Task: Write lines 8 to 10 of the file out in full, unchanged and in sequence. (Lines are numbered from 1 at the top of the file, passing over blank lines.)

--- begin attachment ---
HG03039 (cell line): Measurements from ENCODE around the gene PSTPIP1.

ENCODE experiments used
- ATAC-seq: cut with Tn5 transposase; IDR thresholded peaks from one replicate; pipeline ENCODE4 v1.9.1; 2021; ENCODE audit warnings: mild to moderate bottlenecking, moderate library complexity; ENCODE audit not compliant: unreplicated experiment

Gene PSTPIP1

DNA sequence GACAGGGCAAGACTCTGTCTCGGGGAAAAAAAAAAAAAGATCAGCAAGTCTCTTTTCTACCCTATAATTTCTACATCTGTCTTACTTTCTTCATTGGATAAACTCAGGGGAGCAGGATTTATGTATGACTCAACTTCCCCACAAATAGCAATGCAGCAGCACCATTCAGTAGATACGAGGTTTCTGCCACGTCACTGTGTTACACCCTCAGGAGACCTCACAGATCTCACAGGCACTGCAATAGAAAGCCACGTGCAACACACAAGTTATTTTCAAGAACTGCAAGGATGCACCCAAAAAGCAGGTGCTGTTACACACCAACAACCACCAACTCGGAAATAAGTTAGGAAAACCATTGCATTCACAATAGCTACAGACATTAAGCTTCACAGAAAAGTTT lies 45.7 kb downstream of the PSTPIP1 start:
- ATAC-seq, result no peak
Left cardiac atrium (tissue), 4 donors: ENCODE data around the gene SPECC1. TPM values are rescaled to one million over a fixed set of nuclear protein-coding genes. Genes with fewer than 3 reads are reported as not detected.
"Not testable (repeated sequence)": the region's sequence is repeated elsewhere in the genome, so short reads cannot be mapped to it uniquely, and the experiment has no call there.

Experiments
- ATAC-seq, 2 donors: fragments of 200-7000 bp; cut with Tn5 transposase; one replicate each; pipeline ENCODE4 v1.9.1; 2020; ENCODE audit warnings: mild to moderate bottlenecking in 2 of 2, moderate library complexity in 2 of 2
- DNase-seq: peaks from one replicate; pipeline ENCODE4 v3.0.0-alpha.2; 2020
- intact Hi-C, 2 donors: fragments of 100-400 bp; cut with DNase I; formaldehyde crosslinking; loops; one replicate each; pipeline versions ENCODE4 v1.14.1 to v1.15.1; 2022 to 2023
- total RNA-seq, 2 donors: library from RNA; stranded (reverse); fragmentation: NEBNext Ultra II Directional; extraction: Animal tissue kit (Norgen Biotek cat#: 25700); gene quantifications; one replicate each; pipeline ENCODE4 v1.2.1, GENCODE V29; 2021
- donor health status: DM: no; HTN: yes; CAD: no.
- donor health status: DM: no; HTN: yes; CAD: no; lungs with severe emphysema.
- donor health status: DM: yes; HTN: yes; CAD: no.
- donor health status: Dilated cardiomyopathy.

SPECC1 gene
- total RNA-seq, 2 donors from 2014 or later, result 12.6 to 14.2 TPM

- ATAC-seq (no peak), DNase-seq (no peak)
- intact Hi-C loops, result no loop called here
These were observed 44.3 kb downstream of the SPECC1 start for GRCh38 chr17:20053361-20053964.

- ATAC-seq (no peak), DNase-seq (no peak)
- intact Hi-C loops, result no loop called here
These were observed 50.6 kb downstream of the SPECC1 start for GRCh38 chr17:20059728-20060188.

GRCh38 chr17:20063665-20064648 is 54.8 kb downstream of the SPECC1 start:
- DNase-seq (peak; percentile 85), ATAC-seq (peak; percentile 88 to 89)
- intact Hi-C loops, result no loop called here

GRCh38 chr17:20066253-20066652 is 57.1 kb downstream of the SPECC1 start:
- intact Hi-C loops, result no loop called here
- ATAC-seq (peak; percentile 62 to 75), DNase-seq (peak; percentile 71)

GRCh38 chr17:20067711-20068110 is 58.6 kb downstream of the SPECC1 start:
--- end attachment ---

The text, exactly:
"Not testable (repeated sequence)": the region's sequence is repeated elsewhere in the genome, so short reads cannot be mapped to it uniquely, and the experiment has no call there.

Experiments
- ATAC-seq, 2 donors: fragments of 200-7000 bp; cut with Tn5 transposase; one replicate each; pipeline ENCODE4 v1.9.1; 2020; ENCODE audit warnings: mild to moderate bottlenecking in 2 of 2, moderate library complexity in 2 of 2